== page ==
Obscenity Arrest in Texas

Michael Hayes
BRAZORIA, Texas — Citing a violation of state obscenity laws, police arrested a convenience store owner for selling sexually explicit DVDs.

Sandipkumar Ghandi, who is accused of selling obscene material, could face up to 10 years in prison and a fine of $10,000, according to Brazoria County District Attorney Jeri Yenne.

Police seized two boxes of pornographic DVDs and several magazines from the K.N.S. Jiffy Mart during a raid after a female employee accused Ghandi of making unwanted sexual advances toward her.

After questioning the man regarding the first allegation and launching an undercover investigation, police obtained and executed a warrant to search the premises for obscene material, Brazoria police officer Charles Webster said.

According to attorney Lawrence Walters, who frequently represents storeowners accused of selling obscene material, adult retailers operate with a known Achilles heel.

“I tell all of my clients that given the nature of their business they need to be very careful,” Walters told XBIZ. “It’s almost as if they need to hold themselves to a higher standard. In this case, the police investigated one thing, but once they were in the door, it turned into an obscenity case.”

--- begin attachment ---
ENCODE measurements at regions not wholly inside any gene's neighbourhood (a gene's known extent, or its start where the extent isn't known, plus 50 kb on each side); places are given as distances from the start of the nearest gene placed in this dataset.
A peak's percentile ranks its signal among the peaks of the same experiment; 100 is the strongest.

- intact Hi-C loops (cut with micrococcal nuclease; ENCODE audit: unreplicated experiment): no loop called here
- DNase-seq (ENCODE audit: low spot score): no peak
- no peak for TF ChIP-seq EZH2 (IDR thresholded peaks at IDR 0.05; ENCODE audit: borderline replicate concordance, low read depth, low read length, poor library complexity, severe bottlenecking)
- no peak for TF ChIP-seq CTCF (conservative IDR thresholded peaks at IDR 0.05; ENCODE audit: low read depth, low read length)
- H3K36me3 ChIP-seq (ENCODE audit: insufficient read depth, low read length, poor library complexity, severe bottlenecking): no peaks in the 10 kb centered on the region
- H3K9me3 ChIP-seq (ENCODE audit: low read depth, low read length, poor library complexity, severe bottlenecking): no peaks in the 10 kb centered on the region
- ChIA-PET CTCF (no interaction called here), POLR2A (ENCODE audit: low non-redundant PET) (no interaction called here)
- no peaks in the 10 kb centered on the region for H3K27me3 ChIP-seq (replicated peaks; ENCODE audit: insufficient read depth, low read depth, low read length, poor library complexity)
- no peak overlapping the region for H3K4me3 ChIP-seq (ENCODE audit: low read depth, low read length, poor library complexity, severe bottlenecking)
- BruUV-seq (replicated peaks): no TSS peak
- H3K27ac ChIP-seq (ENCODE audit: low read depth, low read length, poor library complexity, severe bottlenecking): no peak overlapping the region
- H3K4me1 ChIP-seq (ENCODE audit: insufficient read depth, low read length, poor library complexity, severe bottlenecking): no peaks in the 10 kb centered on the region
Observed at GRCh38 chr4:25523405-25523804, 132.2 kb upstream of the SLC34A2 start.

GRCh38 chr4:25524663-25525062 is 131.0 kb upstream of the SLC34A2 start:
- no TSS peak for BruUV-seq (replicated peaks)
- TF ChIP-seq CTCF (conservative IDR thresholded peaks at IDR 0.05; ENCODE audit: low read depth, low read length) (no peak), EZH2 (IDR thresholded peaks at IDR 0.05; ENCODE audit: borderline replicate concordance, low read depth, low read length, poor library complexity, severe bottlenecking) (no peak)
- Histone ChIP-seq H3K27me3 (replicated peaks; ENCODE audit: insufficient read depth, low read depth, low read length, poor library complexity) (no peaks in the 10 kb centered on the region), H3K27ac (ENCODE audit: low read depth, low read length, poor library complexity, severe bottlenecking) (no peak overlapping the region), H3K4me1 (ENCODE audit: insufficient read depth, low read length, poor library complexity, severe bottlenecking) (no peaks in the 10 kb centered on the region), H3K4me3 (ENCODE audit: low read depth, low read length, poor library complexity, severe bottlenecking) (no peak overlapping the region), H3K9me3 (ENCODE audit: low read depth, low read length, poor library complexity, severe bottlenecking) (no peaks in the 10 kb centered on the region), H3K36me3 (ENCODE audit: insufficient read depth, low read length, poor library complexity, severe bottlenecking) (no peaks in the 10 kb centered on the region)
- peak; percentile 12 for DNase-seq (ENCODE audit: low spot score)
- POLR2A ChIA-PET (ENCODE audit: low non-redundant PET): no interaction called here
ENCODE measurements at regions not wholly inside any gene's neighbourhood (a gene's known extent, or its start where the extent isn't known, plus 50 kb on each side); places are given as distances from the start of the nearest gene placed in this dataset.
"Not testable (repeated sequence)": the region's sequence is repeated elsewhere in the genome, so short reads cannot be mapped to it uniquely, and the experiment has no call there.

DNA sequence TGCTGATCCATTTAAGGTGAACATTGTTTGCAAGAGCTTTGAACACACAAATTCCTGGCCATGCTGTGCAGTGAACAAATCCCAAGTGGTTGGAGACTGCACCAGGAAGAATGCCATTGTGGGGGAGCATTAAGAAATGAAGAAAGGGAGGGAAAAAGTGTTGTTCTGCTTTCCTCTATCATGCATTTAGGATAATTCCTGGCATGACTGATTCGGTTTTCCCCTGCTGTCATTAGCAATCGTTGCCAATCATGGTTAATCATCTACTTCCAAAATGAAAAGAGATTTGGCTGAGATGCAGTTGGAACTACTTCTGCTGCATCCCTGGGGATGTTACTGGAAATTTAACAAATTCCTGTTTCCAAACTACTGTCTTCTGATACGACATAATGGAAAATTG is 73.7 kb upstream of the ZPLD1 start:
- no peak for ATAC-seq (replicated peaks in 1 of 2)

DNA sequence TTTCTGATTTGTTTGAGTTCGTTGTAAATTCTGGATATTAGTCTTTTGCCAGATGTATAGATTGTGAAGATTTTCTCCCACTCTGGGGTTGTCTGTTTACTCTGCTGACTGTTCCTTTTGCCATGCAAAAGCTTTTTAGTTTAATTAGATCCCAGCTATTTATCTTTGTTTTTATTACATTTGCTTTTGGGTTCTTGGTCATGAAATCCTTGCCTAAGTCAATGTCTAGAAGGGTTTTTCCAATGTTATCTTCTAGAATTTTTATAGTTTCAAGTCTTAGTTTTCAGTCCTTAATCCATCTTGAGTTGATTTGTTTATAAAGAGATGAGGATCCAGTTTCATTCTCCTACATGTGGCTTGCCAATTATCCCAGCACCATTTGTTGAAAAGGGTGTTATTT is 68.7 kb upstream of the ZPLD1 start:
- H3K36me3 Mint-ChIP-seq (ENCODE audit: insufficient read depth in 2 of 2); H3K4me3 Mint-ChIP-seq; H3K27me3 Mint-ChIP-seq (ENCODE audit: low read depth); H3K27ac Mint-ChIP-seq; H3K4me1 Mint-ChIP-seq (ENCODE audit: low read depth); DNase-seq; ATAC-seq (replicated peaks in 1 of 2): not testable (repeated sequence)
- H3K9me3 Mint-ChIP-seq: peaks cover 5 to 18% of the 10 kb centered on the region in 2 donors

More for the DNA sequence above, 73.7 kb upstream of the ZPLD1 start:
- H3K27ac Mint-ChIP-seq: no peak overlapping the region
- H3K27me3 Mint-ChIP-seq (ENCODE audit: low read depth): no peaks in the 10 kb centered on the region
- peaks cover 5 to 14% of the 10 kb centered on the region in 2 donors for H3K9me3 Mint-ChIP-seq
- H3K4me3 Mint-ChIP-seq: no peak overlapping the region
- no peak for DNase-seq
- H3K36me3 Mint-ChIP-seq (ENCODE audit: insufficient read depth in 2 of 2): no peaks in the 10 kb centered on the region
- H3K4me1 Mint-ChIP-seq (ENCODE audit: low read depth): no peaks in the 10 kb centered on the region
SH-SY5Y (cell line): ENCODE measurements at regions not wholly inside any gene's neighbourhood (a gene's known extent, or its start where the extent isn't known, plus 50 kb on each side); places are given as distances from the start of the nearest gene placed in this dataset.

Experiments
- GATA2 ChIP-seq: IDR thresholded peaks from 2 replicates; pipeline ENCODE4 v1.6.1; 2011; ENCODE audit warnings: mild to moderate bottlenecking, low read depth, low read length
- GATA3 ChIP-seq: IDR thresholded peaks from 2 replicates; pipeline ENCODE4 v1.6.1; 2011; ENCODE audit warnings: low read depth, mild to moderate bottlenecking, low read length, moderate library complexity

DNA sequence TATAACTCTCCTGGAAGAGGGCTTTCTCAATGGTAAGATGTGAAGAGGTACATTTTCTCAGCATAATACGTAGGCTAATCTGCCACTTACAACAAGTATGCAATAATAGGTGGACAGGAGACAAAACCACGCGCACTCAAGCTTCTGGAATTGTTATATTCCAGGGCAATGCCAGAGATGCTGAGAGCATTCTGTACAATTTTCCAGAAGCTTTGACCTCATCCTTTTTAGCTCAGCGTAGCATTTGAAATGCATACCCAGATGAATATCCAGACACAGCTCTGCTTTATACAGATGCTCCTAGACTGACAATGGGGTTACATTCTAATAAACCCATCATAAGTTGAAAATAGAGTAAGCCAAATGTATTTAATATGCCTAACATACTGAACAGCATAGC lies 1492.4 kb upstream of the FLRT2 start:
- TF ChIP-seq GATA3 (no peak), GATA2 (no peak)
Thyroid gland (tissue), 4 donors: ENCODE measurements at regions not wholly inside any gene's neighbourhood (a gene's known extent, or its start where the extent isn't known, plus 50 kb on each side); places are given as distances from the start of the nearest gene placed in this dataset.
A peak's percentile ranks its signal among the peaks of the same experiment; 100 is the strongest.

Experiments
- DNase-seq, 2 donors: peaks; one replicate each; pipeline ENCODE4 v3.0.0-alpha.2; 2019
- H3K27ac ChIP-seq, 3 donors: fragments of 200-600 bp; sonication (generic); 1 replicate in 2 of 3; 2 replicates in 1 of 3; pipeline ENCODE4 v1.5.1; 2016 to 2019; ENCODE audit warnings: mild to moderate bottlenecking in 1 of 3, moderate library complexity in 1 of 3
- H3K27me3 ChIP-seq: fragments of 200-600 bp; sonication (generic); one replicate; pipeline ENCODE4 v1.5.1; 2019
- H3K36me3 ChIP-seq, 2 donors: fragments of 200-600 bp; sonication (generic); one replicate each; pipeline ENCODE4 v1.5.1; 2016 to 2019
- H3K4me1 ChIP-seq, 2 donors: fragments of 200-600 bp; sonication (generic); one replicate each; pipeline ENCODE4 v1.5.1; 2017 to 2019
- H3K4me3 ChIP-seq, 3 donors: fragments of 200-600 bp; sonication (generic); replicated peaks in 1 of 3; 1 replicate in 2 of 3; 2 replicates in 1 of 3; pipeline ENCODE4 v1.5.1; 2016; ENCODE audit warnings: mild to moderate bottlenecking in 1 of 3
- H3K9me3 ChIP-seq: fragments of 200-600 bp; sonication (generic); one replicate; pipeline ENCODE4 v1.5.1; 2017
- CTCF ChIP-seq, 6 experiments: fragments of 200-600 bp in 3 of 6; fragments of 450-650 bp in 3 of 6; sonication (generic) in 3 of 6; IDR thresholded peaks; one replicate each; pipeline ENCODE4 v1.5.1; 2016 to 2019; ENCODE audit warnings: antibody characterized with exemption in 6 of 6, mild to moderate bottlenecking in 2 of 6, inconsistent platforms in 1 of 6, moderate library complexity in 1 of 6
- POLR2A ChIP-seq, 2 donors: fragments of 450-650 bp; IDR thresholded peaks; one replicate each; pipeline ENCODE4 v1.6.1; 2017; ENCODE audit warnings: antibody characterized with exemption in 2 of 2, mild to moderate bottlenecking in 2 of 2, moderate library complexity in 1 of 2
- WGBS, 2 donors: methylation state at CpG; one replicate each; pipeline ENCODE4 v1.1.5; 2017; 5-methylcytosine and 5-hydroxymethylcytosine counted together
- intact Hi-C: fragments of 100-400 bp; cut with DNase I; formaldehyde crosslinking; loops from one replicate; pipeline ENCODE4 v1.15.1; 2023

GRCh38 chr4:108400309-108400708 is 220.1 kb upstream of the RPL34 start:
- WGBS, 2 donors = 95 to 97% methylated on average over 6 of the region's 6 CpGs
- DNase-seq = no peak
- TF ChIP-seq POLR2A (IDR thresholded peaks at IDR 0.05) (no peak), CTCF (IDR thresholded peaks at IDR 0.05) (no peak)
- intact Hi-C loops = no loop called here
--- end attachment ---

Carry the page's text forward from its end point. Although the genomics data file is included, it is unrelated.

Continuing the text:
Texas law defines obscene material, in part, as “patently offensive representations or descriptions of ultimate sexual acts, normal or perverted, actual or simulated, including sexual intercourse.”

While Texas law relies on local community standards to determine whether or not material is obscene, Walters advised that all states must meet the minimum federal standard as defined in the Miller test.

According to police, the store remains in operation, but local policy dictates that once a store has been busted, officers will likely revisit the establishment to ensure against the further sale of obscene material.

Prohibiting the store from selling adult material before a trial on the obscenity issue likely constitutes an unconstitutional prior restraint, according to Walters, who said that in this case the defendant may have the right to seek an order from a federal judge protecting his 1st Amendment rights.

The convenience store obscenity arrest is not uncommon in Brazoria County, according to Yenne, who said that such stores usually are where police find obscene material in the area.

Ghandi remains free on $20,000 bond. Police are still looking to serve an arrest warrant on a second man, Bhupendra Patel, who allegedly sold an undercover officer several obscene DVDs.